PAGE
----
How To Process Ingredients In Genshin Impact

Genshin Impact has taken the world by storm since its launch last month, with players all over the world venturing to the medieval city of Mondstadt. Like many other action-adventure games, Genshin Impact often tasks you with collecting and processing ingredients in order to cook food, which you can use to restore health and gain powerful buffs. While this isn’t necessarily difficult, it’s worth learning about how to process ingredients in Genshin Impact so that you can play the game as effectively and efficiently as possible — you’ll need to heal yourself regularly, and you don’t want to waste valuable Mora on things you can cook yourself.

So, without further ado, here’s everything you need to know about how to process ingredients in Genshin Impact.

Where To Process Ingredients In Genshin Impact

Processing ingredients in Genshin Impact is straightforward enough, but it’s important to be clever about it. Unlike cooking, which is done fairly quickly, processing ingredients takes time, and you should plan your processing accordingly. If you’ve just arrived in town and have a heap of things to do, be sure to leave your ingredients to process first and foremost, so that you can go about your business and collect the finished product at the end.

In order to process ingredients, all you really need is an open flame. A standard Stove like the one next to Sara’s Good Hunter restaurant in Mondstadt’s main city works fine, but if you’re on the go you can also use a campfire. Just remember that you can’t bring up the cooking interface unless the campfire is actually lit — if it’s gone out, swap to someone like Amber or Diluc and use a fire ability to get it rekindled.

How To Process Ingredients In Genshin Impact

Once you’ve located a stove or active campfire, click on it to bring up the cooking interface. You’ll see that there are two options up at the very top of the screen — one has a cutlery symbol, the other has what appears to be a chili.

Click the chili on the right and you’ll bring up the processing screen. Here, you’ll see a variety of materials you can make by processing other food — for example, you can convert raw meat into sausage instead of cooking it, or grind wheat into flour. You can make sugar, salt, bacon, and lots of other foodstuffs — and it’s all as easy as a click and a short wait.

The purpose of processing ingredients is to use certain foods to create new ones, all of which have their own unique properties for different recipes. As mentioned above, this is largely how you get common ingredients such as flour, salt, and sugar, which are all used in lots of different dishes. Although you can also purchase these ingredients, it’s obviously far more cost-effective to process them yourself free of charge — that way you can save your Mora for leveling up your characters and weapons.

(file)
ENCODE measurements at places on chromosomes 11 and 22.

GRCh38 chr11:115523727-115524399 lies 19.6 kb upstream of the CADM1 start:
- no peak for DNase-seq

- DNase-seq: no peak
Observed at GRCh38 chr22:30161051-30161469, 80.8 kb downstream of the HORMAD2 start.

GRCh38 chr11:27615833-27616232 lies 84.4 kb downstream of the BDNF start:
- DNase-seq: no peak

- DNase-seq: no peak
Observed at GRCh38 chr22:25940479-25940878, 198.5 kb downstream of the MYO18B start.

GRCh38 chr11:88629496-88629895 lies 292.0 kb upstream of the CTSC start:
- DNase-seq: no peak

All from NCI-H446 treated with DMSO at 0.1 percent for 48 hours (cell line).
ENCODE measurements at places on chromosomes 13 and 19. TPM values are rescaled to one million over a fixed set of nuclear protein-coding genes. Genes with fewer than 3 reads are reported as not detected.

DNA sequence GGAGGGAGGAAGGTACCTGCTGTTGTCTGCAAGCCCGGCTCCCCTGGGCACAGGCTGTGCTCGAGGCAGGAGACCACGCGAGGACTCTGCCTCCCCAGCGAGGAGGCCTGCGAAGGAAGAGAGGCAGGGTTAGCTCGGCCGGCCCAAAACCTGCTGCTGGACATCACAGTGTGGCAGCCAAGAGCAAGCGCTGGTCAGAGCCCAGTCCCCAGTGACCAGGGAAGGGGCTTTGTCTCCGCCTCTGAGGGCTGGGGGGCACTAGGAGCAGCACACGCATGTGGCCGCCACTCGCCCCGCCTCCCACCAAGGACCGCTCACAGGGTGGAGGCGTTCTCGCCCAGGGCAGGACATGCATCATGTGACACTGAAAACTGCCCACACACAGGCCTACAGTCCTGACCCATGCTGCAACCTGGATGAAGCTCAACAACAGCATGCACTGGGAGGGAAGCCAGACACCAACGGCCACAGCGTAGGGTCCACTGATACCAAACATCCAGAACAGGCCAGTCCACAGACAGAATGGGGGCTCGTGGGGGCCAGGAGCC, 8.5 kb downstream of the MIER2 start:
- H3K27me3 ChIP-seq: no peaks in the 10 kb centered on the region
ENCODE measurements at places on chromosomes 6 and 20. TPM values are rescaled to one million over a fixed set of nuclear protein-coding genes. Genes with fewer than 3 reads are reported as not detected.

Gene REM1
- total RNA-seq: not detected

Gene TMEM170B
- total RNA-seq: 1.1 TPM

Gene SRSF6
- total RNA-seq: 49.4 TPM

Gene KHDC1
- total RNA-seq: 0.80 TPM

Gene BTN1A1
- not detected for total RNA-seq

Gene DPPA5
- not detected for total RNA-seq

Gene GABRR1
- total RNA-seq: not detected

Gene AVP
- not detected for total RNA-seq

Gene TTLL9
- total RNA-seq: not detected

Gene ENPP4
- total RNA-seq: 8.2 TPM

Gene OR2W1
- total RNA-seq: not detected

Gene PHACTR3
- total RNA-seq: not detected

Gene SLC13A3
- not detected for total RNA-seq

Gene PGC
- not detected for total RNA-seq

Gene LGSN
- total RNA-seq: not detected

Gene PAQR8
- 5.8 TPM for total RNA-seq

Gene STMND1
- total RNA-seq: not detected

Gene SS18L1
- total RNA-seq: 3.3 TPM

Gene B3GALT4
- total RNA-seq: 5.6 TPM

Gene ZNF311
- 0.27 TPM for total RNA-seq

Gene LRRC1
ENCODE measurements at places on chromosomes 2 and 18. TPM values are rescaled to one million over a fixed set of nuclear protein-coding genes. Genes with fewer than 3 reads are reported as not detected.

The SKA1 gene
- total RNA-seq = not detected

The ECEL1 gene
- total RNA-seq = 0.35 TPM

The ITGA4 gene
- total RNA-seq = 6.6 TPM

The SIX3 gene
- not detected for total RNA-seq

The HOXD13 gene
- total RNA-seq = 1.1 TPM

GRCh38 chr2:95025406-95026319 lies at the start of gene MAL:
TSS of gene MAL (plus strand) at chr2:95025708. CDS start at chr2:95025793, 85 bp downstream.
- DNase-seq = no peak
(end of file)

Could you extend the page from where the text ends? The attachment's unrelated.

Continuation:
The only thing here is time — it takes a long while to process one unit of each ingredient. For example, every piece of wheat converted into flour takes 60 seconds to process, meaning that a recipe with three bags of flour will take three minutes to process alotogether. As a result, it’s best to get your processing done before you start cooking, and get other things like shopping and exploring done while you’re waiting for your new ingredients to materialize. Processed ingredients won’t burn or go off either, so you can just go off, do a quest, and fast travel back when you’re done.

As for collecting ingredients yourself, you can find all sorts of herbs scattered across the vast plains of Teyvat, and can obtain meat by hunting and fishing.

For more Genshin Impact guides, be sure to check out our Genshin Impact complete guide and walkthrough. It covers basically everything you need to know about the game, including parts far more complex and useful than processing ingredients.

Read next: Genshin Impact Marvelous Merchandise Event — How To Start, Liben Location, And More

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Cian Maher is an Associate Editor at TheGamer. He’s also had work published in The Guardian, The Washington Post, The Verge, Vice, Wired, and more. His favourite game of all time is and always will be The Witcher 3, but he also loves The Last Guardian, NieR: Automata, Dishonored, and pretty much every Pokemon game ever released. You can find him on Twitter @cianmaher0.

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